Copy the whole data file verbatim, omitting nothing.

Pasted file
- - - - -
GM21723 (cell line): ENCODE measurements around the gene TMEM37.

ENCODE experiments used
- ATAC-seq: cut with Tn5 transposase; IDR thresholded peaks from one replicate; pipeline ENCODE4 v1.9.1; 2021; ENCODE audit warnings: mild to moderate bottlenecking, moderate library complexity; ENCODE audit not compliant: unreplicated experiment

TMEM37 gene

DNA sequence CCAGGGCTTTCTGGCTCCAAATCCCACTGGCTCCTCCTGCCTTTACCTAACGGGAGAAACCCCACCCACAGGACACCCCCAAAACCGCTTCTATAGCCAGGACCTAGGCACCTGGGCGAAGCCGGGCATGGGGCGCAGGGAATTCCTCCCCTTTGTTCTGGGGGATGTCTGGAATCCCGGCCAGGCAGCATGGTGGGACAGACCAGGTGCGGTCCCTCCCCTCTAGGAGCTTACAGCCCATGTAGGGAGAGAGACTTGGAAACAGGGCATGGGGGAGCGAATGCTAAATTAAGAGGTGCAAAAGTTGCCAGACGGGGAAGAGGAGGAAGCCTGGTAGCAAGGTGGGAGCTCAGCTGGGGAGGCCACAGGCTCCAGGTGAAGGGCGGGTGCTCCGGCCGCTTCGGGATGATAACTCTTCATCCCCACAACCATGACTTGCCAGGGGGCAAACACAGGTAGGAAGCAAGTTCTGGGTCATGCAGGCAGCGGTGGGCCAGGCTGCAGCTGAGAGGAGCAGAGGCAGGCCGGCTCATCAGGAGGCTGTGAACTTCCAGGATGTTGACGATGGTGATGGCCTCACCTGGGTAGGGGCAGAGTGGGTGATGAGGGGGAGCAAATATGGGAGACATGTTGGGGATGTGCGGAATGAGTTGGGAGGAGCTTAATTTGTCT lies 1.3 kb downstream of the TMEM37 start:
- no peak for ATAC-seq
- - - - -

GM21723 (cell line): ENCODE measurements around the gene TMEM37.

ENCODE experiments used
- ATAC-seq: cut with Tn5 transposase; IDR thresholded peaks from one replicate; pipeline ENCODE4 v1.9.1; 2021; ENCODE audit warnings: mild to moderate bottlenecking, moderate library complexity; ENCODE audit not compliant: unreplicated experiment

TMEM37 gene

DNA sequence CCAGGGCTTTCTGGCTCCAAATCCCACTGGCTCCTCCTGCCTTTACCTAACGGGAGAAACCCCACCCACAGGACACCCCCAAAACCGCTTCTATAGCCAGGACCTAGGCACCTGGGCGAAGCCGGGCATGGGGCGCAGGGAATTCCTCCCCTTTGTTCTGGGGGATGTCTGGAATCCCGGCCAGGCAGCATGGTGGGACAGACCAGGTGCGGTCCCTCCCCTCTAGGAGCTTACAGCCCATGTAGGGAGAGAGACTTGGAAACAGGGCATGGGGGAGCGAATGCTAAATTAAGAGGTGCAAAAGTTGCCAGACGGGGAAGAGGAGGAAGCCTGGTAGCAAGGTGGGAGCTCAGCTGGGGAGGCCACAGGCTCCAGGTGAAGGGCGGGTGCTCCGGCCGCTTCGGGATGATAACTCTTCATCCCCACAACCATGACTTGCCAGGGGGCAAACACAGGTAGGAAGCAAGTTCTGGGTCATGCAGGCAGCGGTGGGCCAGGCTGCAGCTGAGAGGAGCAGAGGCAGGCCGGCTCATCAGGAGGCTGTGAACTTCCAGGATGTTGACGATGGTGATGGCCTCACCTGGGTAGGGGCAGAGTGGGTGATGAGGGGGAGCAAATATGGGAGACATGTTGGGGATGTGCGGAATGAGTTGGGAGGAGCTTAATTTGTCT lies 1.3 kb downstream of the TMEM37 start:
- no peak for ATAC-seq